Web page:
How to Be a More Responsible Spender

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You’ve made major strides in getting your money situation together. Perhaps you’ve started a rainy-day fund or made a dent in your student loans. Good for you! Luckily, things can get even better. With a few small tweaks, your finances can go from good to golden. Here are a handful of ways you can be an even more savvy and responsible spender:


Creating a budget is a timeless money tip, but it’s an important one nonetheless. Whether you prefer to use an old-school method such as a spreadsheet, or a money management app to jot down and track your monthly expenses, a budget is crucial to living within your means. You’ll want to include both recurring expenses that don’t change every month and one-off expenses.

Making a budget and sticking to it are two separate things, so leave yourself a bit of room to fine-tune your new plan as you start using it. Good budgets are living, breathing things that will adapt to your situation. Check on your budget every so often to see if it’s working for you. You may find that you need to move a few things around, but a good budget can always be tweaked to fit your needs and lifestyle.


Once you’ve got your budget nailed down, keep a close eye on where you’re spending each month. Monitoring your spending will help you see where your money is going. It will also show you when and where you tend to spend too much. Going over budget commonly happens on vacation, when entertaining out-of-town visitors, and during the holidays.

Use a money management app or log in to your accounts to see what tends to spark overspending for you. This self-examination can shed light on where you could spend less. In turn, you can then make modifications and take action. For instance, if eating out is taking its toll on your wallet, commit to packing your lunch at home, or plan out a week’s worth of budget-friendly dinners.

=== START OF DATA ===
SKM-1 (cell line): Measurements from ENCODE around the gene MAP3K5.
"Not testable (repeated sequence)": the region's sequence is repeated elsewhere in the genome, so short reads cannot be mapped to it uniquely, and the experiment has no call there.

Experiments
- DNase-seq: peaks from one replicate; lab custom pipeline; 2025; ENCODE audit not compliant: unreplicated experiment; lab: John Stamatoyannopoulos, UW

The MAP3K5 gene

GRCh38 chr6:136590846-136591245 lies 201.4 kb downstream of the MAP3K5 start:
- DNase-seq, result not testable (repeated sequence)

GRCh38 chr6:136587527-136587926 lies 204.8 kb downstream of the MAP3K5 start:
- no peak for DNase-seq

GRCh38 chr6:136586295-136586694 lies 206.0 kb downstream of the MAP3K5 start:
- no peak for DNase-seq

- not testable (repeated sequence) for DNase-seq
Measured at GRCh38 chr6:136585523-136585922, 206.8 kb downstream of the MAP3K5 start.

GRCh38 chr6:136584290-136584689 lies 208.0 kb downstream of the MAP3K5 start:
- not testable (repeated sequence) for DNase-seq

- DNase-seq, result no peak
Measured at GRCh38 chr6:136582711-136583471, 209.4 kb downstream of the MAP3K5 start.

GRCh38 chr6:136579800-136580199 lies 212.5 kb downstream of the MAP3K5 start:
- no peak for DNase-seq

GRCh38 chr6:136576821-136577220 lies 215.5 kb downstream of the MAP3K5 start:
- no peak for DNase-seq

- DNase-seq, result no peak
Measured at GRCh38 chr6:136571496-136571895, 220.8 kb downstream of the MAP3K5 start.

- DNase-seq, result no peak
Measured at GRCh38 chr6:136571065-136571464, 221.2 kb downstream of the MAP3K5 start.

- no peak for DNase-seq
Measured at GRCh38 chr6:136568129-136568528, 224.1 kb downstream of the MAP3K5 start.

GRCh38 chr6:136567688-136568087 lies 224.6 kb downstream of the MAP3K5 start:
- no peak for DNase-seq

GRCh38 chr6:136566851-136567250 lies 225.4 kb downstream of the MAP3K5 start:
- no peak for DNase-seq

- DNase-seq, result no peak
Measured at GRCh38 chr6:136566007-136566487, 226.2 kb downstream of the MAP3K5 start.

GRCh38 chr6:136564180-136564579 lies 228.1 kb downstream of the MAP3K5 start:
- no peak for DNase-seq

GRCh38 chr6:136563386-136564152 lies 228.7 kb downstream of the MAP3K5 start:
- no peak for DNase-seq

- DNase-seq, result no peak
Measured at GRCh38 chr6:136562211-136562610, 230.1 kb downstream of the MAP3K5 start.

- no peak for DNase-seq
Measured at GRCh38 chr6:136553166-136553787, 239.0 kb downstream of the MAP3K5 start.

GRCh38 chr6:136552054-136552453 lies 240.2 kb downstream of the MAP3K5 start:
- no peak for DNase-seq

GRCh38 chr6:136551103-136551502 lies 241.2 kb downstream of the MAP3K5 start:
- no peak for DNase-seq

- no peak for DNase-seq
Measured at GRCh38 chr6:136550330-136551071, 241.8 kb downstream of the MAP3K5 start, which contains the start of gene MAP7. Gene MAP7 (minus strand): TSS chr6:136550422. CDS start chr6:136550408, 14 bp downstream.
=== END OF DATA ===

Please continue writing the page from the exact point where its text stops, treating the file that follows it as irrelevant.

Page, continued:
Setting notifications will keep you from going over your budget. You can set an alert on your credit card if you spend more than a certain amount, or each time you use your card. This comes in particularly handy if you’re sharing accounts with a partner and have agreed to run purchases higher than a certain limit with each other. While you’re at it, set up payment alerts for all your major recurring expenses so you won’t incur any late fees by forgetting a payment.


Take advantage of your credit card for recurring, everyday purchases such as for groceries, personal items, or gas. You’ll be able to track these purchases much more easily than you would be able to with cash, and you’ll be able to earn rewards like cash back. By signing up for a Discover card, they’ll automatically match all the cashback you earn at the end of your first year as a cardmember.*


We all occasionally make a splurge that maybe we shouldn’t have. While you’d much rather pretend that you didn’t spend half of your paycheck during a night out with friends, shrugging it off won’t do you any good. Instead, face it. Forgive yourself, and make a vow to be more judicious with your spending next time around.


In our age of modern convenience, it’s easy to confuse “want” with “need.” To avoid impulse buying non-essentials or indulging in a pricey retail trip, create a list of things you want to buy. Then wait 30 days and see if it’s something you still want. Waiting a bit will give you time to decide whether a buy is necessary or worth it.

You’ve budgeted, tracked, and waited to spend. Whenever you make an everyday purchase or grab something off your “want” list, use it to help you earn as well. With Cashback Match, Discover will automatically match all the cashback you’ve earned at the end of your first year as a cardmember. *Terms apply. Learn more at